I know spring is coming, I know it is! I am so sorry for those of you who are experiencing relentless winter and snow and cold but spring is coming. Having said that, that doesn’t mean that we have to forget what winter and autumn gave us and concentrate on the things that are showing up in your fruit and vegetable section…. There is one fruit out there, that is proud to say that it is a classic. A classic knows no time passing, no deadlines and it never goes out of style. The apple.
My mom calls the apple the Queen of Fruits. And she is! She comes in many varieties, sweet, sour, tangy, crispy, or less so, scented, flavoured, you name it. And has more vitamins in itself than other fruits. I don’t know if an apple a day would keep the doctor away, but it certainly can’t hurt, could it?
I have seen this cake on David Lebovitz’s site and have bookmarked to make it (it is originally a Dorie Greenspan recipe). I was postponing it for whatever reason (I am at the same time eyeing another apple recipe), but when someone, whom I love very much, shared their recipe for apple cake, I couldn’t but make it. I read the shared recipe and instantly said, this is exactly like David’s. The difference is that this person had not previously consulted David’s recipe. This just goes out to show how much all these recipes are similar and if we want to find out who is the original owner of the recipe, we’ll just be going in circles and chase the chicken or the egg.
I am doing here a combination of both recipes, but definitely using the option of applesauce instead of butter (can you guess that David’s is the one that has butter? Lots of butter! It is a French cake after all!). When making it, I had resist the urge to add butter. Oh, but is such a natural addition to everything baked. Oh, butter!!!! This being a French apple cake, it does not have cinnamon. *gasp* I know. But, since the owner of this recipe suggested that it would go well nicely the next time she makes it, I didn’t hesitate to add some. I may have omitted it now since I wanted to try how it would taste, but the fact that the advice came from a person who otherwise shuns cinnamon… well, you know the rest.
David’s version has dark rum. All 3 tablespoons of it! I didn’t have dark rum, I had white and I added 1 tbsp. Now I am unsure about the white rum + cinnamon combination… I like the cake a lot… I may have liked it even more had I chosen one or the other… (which could’ve made it dangerous for me to control myself eating it lol) I dislike spiced rum as a drink or in drinks, so therefore I wouldn’t add it in cooking either (if I don’t like to drink it, then I won’t cook with it). But maybe there is a reason why it goes better in baking? I don’t know. Open for exploration.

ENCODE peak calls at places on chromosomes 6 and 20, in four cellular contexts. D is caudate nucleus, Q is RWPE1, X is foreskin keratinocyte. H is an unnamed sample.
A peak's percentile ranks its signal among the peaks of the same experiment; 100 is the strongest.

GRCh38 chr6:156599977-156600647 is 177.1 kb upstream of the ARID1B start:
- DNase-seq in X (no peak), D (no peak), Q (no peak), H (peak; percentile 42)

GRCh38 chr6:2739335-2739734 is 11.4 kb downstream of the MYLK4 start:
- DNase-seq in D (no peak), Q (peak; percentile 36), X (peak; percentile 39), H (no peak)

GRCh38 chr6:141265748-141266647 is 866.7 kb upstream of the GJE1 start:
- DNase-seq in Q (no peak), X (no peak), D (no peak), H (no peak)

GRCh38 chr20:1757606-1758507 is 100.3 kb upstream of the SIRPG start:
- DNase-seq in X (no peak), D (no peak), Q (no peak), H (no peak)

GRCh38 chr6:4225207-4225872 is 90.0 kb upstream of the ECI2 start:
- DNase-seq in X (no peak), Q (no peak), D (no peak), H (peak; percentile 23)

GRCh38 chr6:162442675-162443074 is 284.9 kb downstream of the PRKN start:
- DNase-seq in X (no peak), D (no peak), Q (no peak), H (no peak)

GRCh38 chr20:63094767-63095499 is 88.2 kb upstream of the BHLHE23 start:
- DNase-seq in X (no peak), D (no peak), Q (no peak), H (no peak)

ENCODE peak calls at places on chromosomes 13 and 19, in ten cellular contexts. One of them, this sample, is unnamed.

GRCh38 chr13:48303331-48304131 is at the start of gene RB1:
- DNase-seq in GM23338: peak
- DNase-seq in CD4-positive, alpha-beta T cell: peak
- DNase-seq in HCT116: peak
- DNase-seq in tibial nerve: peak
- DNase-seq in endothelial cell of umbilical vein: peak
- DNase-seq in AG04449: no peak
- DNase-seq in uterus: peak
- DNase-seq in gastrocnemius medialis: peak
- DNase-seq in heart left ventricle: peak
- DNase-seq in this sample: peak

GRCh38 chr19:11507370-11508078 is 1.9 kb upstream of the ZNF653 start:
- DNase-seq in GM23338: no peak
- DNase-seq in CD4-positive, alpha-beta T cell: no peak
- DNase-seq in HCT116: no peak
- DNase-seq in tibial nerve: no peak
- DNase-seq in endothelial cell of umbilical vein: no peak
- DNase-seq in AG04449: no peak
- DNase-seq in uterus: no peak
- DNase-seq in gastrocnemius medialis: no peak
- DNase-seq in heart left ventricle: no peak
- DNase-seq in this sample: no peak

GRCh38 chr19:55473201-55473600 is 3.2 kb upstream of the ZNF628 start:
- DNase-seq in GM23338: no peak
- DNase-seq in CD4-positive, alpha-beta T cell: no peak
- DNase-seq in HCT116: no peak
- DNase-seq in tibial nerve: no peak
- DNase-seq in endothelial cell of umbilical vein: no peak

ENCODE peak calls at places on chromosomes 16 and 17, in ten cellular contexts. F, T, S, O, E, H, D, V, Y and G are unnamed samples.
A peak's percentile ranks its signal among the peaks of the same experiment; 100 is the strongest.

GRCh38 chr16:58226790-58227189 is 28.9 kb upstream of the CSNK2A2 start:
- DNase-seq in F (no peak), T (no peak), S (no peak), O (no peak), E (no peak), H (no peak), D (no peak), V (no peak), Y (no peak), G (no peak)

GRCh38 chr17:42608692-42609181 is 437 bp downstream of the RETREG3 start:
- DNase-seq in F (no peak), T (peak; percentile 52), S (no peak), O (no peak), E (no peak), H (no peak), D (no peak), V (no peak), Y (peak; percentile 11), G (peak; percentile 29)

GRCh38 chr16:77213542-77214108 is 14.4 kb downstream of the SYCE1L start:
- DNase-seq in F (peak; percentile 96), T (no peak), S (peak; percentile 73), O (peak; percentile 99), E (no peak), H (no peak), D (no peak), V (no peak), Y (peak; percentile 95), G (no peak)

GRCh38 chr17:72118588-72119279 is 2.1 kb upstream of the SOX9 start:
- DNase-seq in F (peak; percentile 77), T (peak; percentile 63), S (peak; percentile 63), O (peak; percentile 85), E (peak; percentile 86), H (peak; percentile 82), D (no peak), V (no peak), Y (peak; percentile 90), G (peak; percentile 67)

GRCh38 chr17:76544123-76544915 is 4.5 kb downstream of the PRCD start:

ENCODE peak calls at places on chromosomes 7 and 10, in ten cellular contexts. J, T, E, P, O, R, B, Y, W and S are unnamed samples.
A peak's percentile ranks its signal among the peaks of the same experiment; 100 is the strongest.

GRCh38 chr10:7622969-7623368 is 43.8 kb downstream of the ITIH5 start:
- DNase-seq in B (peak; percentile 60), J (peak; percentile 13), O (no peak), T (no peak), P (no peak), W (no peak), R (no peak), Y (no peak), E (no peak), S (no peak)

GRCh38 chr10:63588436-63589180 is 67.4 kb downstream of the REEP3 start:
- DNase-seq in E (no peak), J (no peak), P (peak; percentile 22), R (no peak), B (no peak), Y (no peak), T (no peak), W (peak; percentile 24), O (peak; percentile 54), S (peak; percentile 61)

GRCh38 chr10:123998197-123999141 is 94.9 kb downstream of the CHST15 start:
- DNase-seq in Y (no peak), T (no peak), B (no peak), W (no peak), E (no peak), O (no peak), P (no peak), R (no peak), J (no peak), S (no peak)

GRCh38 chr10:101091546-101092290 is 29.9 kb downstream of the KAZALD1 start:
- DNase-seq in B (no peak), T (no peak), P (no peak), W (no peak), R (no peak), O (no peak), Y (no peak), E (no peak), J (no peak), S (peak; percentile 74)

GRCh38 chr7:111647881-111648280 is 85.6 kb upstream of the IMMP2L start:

When it comes to the apples, he says it doesn’t really matter, you can use a variety. I chose Honey Crisp. Besides I had no choice in the supermarket since everything was labeled “douce”… Oh well “douce” it is…. So the apple of choice is left to you. As are the sugar quantities. I am having a hard time finding unsweetened applesauce. So the “allégé” is actually still too sweet for my taste. Therefore, when you add yours, if you use unsweetened, adjust the sugar to your liking (and apple).
Word of advice: even after buttering and “flouring” the pyrex baking dish, the bottom of the cake stuck. So, we had a bit of an “assemble the bottom” situation, but I managed to do it in one layer. So, it might behave differently if it had butter inside the batter, but if you choose the applesauce option either do it in a nonstick baking dish (I’d still butter it, I’m paranoid, I butter every time) or butter and cover with parchment paper, which you’d buttered as well.
3/4 cup (110 gr) flour
3 tbsp granulated sugar
1 packet vanilla sugar
1 cup (170 gr) ground almonds
pinch of salt
3/4 tsp baking powder
1/4 tsp baking soda
1/3 cup (80 ml) applesauce
1 apple, peeled and cubed
1 apple, peeled and grated
1 tbsp rum (optional)
1 tsp cinnamon (optional)
2. Preheat the oven to 350F/180C and butter/flour your baking dish.
1. Sift the flour and mix the dry ingredients together. It’s ok to even mix the granulated sugar in here. (if you choose to add cinnamon, add it here)
2. Whisk the eggs and whisk in the applesauce.
3. Stir in the grated and chopped apple. (if you choose to add rum, add it here)
4. Incorporate the dry and wet ingredients with a spatula. Make sure the dry ingredients are well incorporated and you don’t have dry pockets.
5. Pour in the prepared baking dish and bake for 50 minutes, to an hour. David said, until a knife comes out clean. I believe it was done at the 50 minute mark, but I did leave it for 1h, therefore the dark colour. But the cake is so moist or it has so much apple, that I was hitting apple every time with the knife, that it never came out completely clean.
Enjoy, guilt-free. It’s always time for apple cake! 🙂